which pioneered the mass-production assembly line. Rivera, a Marxist who was deeply concerned with the plight of the proletariat, used the opportunity to extol the power of the worker, and in doing so he “interrogated America’s uncritical romance with industry by stressing the interdependence of man and machine” (2) that was so prevalent in modern life. Workers in the mural seem to fade into the obscurity of an oppressive mechanized system of production, their forms anonymous within the elaborately layered industrial imagery. Rivera’s mural warned against the dangers of worshipping the “’God-Objective of Mass Production’” (2) at the expense of the individual worker, and this narrative helped to inform yet another facet of American modernism; one which sought to maintain individuality and advocate for the working class, in the tradition of earlier social progressives such as Lewis Hine and Jacob Riis.
Perhaps the most dominant theme of American modernism was the primacy of consumer culture, as developed by the very system of mass production that Rivera criticized. In fact, the definition of what it meant to be modern in America became increasingly synonymous with conspicuous consumption. Advertisers and corporate capitalists drove an image of modernity in
which “’new’ products were identified as ‘modern’, and to be a modern American was to perpetually consume the latest fads and fashions” (2). Nowhere was this more evident than at the 1939 World’s Fair in Flushing Meadows, New York (pictured left). The Fair’s central structures – the Trylon and Perisphere – were decidedly modern constructions, perhaps crafted after a Bauhaus or Constructivist aesthetic, reductive in their simple geometric forms. But beyond architectural statements, these structures and other exhibits were used to peddle a vision of modernism as tied not only to urbanization, industrialization, and technology, but also to consumption and capitalism. The Fair unapologetically sought to transform visitors into “eager participants in a modernist /consumerist future” (8). Various pavilions touted a modern vision of the future in which success comes primarily in the form of mass-produced material goods. The moral message of the 1939 World’s Fair, essentially, “was only a slight vulgarization of that quintessentially North American melding of piety and capitalist progress… Things, which come to anyone who works hard, are their own reward and contain within their shining palpability a gleam akin to the radiance that used to emanate from the locus of virtue” (8). Here, instead of merely venerating the God of Machine, the grandiose Fair complex also stood as a temple to the God of Consumerism, a deity that played an integral role in the evolution of American modernism.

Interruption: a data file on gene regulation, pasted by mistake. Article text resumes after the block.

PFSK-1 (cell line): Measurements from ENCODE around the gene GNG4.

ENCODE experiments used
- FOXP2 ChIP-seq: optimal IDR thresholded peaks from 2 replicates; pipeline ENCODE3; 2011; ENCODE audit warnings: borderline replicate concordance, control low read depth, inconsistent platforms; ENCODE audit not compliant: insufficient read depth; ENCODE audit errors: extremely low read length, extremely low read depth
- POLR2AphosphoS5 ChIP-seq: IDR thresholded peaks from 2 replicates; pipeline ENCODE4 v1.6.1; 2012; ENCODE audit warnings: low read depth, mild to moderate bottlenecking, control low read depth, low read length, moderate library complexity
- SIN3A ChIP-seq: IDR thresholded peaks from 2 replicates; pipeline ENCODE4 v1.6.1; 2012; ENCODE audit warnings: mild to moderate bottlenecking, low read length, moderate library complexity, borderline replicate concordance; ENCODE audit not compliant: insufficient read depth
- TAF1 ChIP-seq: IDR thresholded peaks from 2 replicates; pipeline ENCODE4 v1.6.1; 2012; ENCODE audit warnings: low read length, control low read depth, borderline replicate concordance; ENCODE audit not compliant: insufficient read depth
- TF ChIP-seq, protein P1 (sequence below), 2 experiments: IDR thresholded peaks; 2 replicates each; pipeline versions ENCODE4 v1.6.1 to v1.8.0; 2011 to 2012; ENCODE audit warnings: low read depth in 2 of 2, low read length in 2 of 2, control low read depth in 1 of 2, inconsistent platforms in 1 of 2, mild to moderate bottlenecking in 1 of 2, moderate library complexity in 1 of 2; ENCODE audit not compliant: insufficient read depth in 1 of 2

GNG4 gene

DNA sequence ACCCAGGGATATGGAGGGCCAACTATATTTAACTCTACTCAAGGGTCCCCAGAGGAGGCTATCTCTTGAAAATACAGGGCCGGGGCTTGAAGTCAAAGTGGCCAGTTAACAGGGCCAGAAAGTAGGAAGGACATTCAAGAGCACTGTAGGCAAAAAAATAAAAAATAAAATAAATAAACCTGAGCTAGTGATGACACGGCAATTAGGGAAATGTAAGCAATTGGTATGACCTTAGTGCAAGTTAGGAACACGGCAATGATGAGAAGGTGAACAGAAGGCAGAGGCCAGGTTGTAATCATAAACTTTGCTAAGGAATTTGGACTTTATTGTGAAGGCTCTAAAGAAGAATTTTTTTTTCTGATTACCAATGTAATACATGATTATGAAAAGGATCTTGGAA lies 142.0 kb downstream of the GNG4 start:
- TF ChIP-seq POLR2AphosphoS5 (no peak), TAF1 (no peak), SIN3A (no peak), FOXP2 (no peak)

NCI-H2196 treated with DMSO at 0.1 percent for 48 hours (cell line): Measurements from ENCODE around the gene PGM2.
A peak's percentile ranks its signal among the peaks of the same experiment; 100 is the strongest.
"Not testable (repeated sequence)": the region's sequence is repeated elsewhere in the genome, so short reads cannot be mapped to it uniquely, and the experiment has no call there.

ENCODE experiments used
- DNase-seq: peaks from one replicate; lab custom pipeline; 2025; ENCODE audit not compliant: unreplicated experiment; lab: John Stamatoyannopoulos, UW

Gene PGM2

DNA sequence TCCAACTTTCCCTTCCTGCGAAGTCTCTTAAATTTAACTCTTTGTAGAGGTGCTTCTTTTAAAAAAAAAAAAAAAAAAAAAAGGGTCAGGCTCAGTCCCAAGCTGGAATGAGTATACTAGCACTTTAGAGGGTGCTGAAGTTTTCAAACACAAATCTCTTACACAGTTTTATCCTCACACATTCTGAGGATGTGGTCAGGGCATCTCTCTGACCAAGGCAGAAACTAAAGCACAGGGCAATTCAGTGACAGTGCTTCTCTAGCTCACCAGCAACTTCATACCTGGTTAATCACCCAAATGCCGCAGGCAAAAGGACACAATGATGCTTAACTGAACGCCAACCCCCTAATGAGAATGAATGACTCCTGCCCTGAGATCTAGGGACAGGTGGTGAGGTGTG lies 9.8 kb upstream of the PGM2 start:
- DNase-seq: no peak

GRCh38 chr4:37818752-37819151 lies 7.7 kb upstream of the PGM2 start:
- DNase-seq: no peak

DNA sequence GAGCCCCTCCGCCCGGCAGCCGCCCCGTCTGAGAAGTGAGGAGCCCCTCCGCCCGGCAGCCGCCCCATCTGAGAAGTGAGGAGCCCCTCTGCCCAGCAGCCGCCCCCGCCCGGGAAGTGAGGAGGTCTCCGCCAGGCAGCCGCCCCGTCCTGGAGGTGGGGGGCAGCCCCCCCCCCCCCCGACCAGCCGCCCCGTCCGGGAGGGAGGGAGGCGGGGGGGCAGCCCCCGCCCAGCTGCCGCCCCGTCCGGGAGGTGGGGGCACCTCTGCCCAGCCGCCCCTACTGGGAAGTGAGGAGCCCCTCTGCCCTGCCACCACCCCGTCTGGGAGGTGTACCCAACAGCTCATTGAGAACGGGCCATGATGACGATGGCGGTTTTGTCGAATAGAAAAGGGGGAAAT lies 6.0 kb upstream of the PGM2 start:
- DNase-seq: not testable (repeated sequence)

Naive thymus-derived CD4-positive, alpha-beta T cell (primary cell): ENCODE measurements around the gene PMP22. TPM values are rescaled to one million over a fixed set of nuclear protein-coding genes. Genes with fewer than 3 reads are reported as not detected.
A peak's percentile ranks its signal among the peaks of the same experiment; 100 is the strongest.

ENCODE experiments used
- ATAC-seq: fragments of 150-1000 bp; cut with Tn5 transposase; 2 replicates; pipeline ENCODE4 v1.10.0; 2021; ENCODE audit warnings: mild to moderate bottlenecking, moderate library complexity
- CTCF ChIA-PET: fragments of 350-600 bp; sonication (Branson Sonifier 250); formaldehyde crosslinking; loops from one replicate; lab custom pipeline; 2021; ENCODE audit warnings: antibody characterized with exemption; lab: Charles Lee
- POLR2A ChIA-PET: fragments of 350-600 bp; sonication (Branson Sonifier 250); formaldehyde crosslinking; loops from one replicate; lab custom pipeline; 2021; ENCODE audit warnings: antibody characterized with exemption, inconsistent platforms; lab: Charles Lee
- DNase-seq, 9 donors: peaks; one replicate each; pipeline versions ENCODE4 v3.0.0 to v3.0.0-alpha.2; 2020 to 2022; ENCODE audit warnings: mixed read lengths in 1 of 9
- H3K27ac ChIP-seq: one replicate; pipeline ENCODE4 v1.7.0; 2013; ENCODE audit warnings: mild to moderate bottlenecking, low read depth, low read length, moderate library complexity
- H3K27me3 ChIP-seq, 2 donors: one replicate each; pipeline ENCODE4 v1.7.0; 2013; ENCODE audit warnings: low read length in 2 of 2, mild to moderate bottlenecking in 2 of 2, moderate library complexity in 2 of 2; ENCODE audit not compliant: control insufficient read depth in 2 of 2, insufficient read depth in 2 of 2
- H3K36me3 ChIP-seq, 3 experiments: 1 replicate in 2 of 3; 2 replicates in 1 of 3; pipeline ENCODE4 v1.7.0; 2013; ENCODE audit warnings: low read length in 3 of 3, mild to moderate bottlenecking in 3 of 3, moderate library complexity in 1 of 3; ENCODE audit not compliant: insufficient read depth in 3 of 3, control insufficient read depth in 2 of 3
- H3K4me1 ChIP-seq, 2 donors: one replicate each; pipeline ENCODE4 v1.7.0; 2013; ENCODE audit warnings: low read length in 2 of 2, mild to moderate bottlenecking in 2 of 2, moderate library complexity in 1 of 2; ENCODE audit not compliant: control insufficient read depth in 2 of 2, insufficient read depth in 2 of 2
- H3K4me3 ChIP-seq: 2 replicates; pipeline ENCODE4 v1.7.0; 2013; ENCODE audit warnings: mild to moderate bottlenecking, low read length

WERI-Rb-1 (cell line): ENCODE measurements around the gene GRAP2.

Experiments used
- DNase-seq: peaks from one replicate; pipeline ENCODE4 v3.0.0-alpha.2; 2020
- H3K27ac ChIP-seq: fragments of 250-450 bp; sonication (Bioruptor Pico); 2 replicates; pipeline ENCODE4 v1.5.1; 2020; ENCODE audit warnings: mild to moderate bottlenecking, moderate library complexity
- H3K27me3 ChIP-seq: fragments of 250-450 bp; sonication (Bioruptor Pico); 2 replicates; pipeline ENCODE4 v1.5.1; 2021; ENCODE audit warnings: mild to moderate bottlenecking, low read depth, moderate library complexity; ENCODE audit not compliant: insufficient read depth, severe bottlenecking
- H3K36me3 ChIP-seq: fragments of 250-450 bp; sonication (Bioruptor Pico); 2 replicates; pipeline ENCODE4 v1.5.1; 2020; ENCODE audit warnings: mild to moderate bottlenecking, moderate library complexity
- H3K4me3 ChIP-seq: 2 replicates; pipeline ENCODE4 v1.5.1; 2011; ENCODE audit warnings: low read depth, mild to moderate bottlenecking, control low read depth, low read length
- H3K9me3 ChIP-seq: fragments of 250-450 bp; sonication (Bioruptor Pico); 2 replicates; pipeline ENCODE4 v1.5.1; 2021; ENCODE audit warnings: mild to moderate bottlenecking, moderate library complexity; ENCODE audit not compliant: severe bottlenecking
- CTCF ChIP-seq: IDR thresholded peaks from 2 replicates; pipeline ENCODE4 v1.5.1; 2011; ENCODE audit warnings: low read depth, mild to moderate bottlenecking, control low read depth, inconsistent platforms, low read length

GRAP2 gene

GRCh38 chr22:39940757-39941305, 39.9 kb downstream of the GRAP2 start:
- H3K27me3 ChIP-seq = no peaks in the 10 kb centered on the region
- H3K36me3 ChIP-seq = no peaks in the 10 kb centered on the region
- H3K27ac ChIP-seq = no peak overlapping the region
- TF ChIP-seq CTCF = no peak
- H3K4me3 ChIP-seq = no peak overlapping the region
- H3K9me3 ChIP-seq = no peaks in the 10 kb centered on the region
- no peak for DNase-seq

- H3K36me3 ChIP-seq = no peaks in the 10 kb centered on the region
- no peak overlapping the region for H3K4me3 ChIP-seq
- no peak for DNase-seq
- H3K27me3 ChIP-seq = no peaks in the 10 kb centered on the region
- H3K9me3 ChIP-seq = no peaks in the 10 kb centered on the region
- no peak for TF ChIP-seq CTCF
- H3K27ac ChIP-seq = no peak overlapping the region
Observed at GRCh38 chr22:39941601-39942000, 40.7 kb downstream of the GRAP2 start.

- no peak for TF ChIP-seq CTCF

American modernism was clearly multi-faceted, and its self-conscious aim to distinguish itself from the aesthetics of Europe made it both unique and complex. Best viewed through the lens of the works it produced, the American modernist movement simultaneously embraced: the machine age through images such as Paul Strand’s 1923 “Akeley Motion Picture Camera”; isolationist American nostalgia in Regionalist works such as Grant Wood’s 1930 “American Gothic”; concerns about maintaining individualism in the face of mechanized modernity in Diego Rivera’s 1933 mural “Detroit Industry”; and consumer capitalism at the 1939 World’s Fair. While much of the social upheaval of the modernist era has subsided, the artistic and cultural legacy persists. Indeed, the mechanized, automobile-dominated, consumerist “World of Tomorrow” promoted at Flushing Meadows more than 70 years ago was, in hindsight, unsettlingly accurate.
(1) Hills, Patricia. Modern Art in the USA. Upper Saddle River, NJ: Prentice Hall, 2001. Print.
(2) Doss, Erika. Twentieth-Century American Art. Oxford, UK: Oxford University Press, 2002. Print.
(3) Washington Post. “Art; Paul Strand: The Photographer’s Spent Flash.” The Washington Post. (December 5, 1990, Wednesday, Final Edition ): 1797 words. LexisNexis Academic. Web. Date Accessed: 2012/05/08.
(4) Hirsch, Robert. Seizing the Light: A History of Photography. McGraw-Hill, 1999. Print.
(5) Rosenblum, Naomi. A World History of Photography. 4th ed. New York: Abbeville Press Publishers, 2007. Print.
(6) Burgher, Elijah. “Grant Wood’s American Gothic.” School Arts Oct. 2005: 35+. Expanded Academic ASAP. Web. Date Accessed: 2012/05/08.
(7) Jones, Jonathan. “American Gothic, Grant Wood (1930)” The Guardian. (17 May 17, 2002, Friday edition). Web. Date Accessed: 2012/05/08.
(8) Dault, Gary Michael. “Nostalgia for the Future: Tomorrow is 50 Years Old.” Canadian Art, Vol. 6 #4, (December 1989): 1,442 words. The Centre for Contemporary Canadian Art. Web. Date Accessed: 2012/05/08.
“Akeley Motion Picture Camera” by Paul Strand, 1923. Image source: Philadephia Museum of Art online.
“American Gothic” by Grant Wood, 1930. Image source: The Art Institute of Chicago online.
The north wall of Diego Rivera’s ‘Detroit Industry’ mural, at the Detroit Institute of Arts. Image source: The Wall Street Journal online.
World’s Fair complex, Flushing Meadows, NY – 1939. Image source: Wired.com.